The Joint Commission on Accreditation of Healthcare Organizations (JCAHO) has issued a step-by-step guide, "Standing Together: An Emergency Planning Guide for America's Communities," (.pdf) (1.3 MB) for small, rural and suburban communities to both prepare for and successfully respond to major local and regional emergencies such as hurricanes, floods, terrorist attacks, major infectious outbreaks, hazardous materials spills, or other catastrophic occurrences. This comprehensive planning guide provides 13 essential steps that local government and public health leaders can use to establish an effective community-based emergency management planning and response process. These steps acknowledge that small communities face a number of significant barriers to emergency readiness, such as uncertainty about who is responsible for planning, how to fund emergency readiness efforts, what exactly constitutes the planning and response processes, and how to coordinate with state and federal emergency management resources.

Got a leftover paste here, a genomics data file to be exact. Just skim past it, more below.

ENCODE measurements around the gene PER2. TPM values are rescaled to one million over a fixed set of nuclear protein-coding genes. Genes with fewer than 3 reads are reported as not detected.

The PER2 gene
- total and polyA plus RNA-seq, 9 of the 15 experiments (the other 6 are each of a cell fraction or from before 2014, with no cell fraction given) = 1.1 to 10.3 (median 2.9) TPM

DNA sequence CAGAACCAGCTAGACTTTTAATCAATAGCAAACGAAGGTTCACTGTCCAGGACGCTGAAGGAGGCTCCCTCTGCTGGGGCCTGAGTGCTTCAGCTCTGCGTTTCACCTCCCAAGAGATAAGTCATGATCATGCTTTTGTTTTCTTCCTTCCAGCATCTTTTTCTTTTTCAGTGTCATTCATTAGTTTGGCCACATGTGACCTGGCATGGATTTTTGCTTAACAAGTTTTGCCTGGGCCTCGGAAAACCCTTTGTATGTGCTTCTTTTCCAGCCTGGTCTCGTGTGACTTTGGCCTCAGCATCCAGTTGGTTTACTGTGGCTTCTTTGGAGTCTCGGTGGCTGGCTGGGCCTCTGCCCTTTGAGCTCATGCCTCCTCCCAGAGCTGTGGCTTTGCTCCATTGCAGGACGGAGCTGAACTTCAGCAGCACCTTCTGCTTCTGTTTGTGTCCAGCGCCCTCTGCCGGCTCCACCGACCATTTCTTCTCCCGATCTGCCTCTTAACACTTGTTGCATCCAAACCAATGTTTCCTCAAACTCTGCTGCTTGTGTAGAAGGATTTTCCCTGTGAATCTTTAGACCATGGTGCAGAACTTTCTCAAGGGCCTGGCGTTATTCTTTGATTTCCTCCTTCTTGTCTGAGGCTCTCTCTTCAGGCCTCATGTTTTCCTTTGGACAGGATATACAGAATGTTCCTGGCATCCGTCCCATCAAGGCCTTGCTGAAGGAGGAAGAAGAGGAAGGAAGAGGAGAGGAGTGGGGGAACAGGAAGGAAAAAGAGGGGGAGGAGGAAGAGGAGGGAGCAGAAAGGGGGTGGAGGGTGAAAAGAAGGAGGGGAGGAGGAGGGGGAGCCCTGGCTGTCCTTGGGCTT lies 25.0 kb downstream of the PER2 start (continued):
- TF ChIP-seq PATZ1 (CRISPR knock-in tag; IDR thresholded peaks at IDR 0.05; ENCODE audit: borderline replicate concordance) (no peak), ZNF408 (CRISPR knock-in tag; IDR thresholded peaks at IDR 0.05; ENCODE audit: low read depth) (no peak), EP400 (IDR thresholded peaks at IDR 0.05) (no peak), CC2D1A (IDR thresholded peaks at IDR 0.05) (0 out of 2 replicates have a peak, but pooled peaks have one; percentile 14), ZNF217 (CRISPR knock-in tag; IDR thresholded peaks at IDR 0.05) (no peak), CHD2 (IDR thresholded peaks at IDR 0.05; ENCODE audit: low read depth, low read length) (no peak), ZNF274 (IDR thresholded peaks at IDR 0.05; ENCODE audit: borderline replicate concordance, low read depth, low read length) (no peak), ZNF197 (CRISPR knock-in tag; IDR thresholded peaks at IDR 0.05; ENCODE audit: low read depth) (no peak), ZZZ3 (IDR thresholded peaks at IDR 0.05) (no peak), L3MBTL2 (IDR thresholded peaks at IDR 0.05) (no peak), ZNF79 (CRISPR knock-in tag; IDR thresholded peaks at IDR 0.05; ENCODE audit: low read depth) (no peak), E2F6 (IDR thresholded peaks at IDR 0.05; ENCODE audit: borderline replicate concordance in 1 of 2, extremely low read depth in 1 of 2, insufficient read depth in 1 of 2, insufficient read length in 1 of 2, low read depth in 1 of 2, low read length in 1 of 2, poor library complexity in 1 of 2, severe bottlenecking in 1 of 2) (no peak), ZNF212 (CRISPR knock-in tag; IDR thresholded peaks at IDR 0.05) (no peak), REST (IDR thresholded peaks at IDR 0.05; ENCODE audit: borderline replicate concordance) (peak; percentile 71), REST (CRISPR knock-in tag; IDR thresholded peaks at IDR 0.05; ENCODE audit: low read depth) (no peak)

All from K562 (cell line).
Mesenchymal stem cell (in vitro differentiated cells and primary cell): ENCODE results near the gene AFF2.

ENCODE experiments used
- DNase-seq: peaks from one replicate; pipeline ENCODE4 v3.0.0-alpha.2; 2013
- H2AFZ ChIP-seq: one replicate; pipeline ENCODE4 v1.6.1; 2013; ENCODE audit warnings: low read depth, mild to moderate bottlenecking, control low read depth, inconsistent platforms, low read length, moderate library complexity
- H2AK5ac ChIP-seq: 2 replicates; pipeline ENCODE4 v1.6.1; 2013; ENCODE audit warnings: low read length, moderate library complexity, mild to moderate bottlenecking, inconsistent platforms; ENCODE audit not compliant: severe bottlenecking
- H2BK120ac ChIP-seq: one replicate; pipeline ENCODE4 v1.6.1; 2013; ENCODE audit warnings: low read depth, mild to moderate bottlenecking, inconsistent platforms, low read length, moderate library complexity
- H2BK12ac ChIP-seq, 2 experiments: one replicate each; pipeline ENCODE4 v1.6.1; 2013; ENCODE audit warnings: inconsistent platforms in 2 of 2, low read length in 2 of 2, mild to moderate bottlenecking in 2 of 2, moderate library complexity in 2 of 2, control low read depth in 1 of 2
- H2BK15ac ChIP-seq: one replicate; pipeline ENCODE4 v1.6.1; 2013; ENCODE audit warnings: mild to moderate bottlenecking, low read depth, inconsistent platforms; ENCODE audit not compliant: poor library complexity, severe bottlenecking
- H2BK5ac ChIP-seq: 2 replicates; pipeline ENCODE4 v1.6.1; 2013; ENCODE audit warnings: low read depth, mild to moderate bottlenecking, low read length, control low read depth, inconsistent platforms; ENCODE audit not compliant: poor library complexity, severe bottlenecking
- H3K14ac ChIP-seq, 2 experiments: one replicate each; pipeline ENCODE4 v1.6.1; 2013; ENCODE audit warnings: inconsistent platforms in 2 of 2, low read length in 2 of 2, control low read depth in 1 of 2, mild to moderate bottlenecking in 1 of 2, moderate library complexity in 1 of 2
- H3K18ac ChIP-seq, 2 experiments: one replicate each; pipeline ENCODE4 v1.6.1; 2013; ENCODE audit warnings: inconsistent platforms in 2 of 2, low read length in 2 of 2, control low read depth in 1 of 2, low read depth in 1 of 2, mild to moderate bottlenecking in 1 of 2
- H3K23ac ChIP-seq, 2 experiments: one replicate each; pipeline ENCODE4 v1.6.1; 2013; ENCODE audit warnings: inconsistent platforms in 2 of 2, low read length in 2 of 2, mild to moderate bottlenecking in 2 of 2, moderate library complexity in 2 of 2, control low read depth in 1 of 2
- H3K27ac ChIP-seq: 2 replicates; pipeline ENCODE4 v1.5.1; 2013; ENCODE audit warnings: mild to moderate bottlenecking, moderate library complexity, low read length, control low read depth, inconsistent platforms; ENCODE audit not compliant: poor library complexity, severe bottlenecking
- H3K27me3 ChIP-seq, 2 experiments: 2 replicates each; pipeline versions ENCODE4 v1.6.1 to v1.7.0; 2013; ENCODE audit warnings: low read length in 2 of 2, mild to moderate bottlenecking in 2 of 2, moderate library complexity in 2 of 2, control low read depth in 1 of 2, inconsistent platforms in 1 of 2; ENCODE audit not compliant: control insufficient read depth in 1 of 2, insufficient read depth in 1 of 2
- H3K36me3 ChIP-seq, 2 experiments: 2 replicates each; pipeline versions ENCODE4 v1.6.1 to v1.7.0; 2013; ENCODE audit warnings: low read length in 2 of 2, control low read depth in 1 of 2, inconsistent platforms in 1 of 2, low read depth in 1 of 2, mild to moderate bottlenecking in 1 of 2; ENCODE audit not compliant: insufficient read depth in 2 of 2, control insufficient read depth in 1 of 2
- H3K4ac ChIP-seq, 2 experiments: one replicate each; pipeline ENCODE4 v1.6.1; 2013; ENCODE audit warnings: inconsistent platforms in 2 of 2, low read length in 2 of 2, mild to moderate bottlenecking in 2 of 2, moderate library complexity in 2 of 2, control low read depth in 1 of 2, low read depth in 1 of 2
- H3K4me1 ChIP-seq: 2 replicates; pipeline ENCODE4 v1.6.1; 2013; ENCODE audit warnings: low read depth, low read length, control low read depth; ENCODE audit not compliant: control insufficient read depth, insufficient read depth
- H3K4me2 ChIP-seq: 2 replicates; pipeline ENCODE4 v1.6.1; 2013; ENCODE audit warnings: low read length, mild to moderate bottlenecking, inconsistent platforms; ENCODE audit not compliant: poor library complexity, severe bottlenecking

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NFID Children's vaccine education kit

The National Foundation for Infectious Diseases' "Kids Need Flu Vaccine" initiative now includes a new patient education resource for physicians and healthcare providers. The new patient education resource kit includes a parental brochure, fact sheet and poster in both English and Spanish. The kit provides useful strategies to help physicians and providers improve pediatric influenza vaccination rates among high-risk children with chronic medical conditions, such as asthma or diabetes. It also facilitates the implementation of recommendations by the CDC, AAP and other leading organizations to vaccinate all infants and toddlers 6 through 23 months of age as well as household contacts and out-of-home caregivers of children between birth and 2 years. The materials were developed by NFID in collaboration with the American Academy of Pediatrics (AAP). The resources are free and available via NFID's Web site at:

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CDC revised recommendations – HIV post-exposure prophylaxis